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 Be the first pioneers to continue the Astronomy Discussions at our new Astronomy meeting place...The Space and Astronomy Agora Robinson Crusoe Etc. Forum List | Follow Ups | Post Message | Back to Thread Topics | In Response ToPosted by Alan on September 19, 2002 05:02:39 UTC

Hi Aurino,

Economics classes are given the "Robinson Crusoe on his island" scenario to explain economics.

Let us look at a "Robinson Crusoe" scenario with say a four person economy on an isolated island.

Quote: "The first thing that is clear is that supply and demand are not measurable. "

Not correct.

Example: the supply of firewood by the person designated to gather firewood is measureable.

If the island is small, the total supply of wood may be obviously measureable too.

The demand is also measureable: how much wood the group need per day is an amount that can be measured.

The other 3 islanders may be expected by the wood-gatherer to pay for their share of wood with other goods or services that they provide.

If supply suddenly increases (a storm blows a vast amount of driftwood ashore, say); then the 'price' of wood may drop to zero.

If a fire burns up most of the trees on the island; the price of wood may increase as the wood-gatherer may have to spend more time gathering wood. So wood becomes more valuable and scarce.

There is no unknown data here?
The mathematical aspect that is present here is; assuming all other things being stable; that over-supply or under-supply will move the price. And over-demand or under-demand will move the price.

Well you may claim that future variations in supply or demand are unknown; but that whatever those future patterns are: the price will adjust to compensate.

That way "price" becomes a complementary variable that is tied to another variable (e.g. supply or demand).

This "tie" means the definition of "price" contains the definition of "supply"; and the definition of "supply" contains the definition of "price". So you have Chris Langan's mutual containment.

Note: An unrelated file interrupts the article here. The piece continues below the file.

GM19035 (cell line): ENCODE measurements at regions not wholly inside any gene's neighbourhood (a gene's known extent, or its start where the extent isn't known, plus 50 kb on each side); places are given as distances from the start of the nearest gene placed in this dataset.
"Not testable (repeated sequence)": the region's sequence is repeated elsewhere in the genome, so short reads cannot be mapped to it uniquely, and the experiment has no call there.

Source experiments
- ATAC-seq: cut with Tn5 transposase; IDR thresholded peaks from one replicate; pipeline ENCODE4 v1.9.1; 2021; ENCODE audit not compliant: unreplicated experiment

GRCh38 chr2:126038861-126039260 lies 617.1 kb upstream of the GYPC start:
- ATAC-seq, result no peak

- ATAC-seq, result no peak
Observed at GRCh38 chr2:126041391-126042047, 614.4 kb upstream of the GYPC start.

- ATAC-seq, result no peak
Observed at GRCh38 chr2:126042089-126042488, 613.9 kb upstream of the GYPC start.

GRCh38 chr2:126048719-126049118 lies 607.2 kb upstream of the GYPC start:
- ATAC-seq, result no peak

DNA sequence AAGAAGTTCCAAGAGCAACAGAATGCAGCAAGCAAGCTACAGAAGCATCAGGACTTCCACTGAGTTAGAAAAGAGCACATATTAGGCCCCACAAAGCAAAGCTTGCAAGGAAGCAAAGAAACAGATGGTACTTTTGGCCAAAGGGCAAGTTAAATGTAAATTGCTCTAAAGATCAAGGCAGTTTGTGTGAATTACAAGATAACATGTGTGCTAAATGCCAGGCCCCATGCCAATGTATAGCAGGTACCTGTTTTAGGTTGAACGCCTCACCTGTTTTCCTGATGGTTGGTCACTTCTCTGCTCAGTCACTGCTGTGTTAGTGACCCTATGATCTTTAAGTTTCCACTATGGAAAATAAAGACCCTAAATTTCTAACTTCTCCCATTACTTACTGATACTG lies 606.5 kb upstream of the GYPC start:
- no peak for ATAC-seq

But "price" is expressed in terms of other values (as reduces to bartering); so these other categories meet 'price' too, in mutual definition.
The category "3 coconuts" may meet "price" at a different point as the category "12 pieces of firewood" does.

Maybe "1 coconut" corresponds with "6 pieces of firewood".

So you can have all kinds of categories (quantities unspecified, 'unknown') that intersect at various points of mutual price-definition (so are thus "known" in terms of each other) at these points.

Scientists researching is like looking to find where categories overlap. Does "Jupiter" overlap with "has a ring around it". A
spaceprobe showed these categories do intersect.

However, if the laws of physics are found in the patterns of "collisions" or "overlap" between intersecting categories (that are themselves defined by other intersecting categories); that is curious.

Sure, if you know about supply and demand; you might predict the effect on price when temperature rises re: power demand.

What you are doing is intersecting categories.

You take category "price" and map it onto category "demand for cooling power". You make a graph. You take category "temperature of weather" and map this against category "demand for cooling power". Then you partially differentiate to get the equation (as a solution to Dr. Dick's fundamental partial differential equation); to get the equation for category "price" against category "temperature of weather".

The fundamental pattern here involves: compare two patterns; compare this comparison with a 4th pattern. From these 4 can be derived 4-D space-time, it seems.

The fundamental equation will involve of course 4 constraints. These can be expressed technically as 4 different perspectives on the other categories-sums that make up those 4.

Perhaps a sum of delta functions on sets of intersecting (mutually overlapping) data categories (partially unknown data) will be able to map the area of definition or overlap required for any new relation (rule) that involves these categories intersecting with other such data categories (partially unknown data).

Einstein's ideas lead to new technology. His breakthroughs came from "thinking deeply and philosophically". The history of science shows a great deal has been achieved by such thinking.

From a book about Schrodinger I learned:

The Nobel Prize is decided by members of the Swedish Academy and previous winners, I think.

It must be awarded to outstanding advances in knowledge and/or invention. People can be nominated many times over years before they win.
Schrodinger had been nominated 25 times over the years before he was awarded his. There had been delays/ debate over recognising purely theoretical work. Look at the actual reason Einstein was given his prize. Probably for photo-electric effect, not relativity.

Are you, Aurino; Dr. Richard Stafford phD? I'm still inclined to think you are not. Sorry if the question irritates.

Regards,

Alan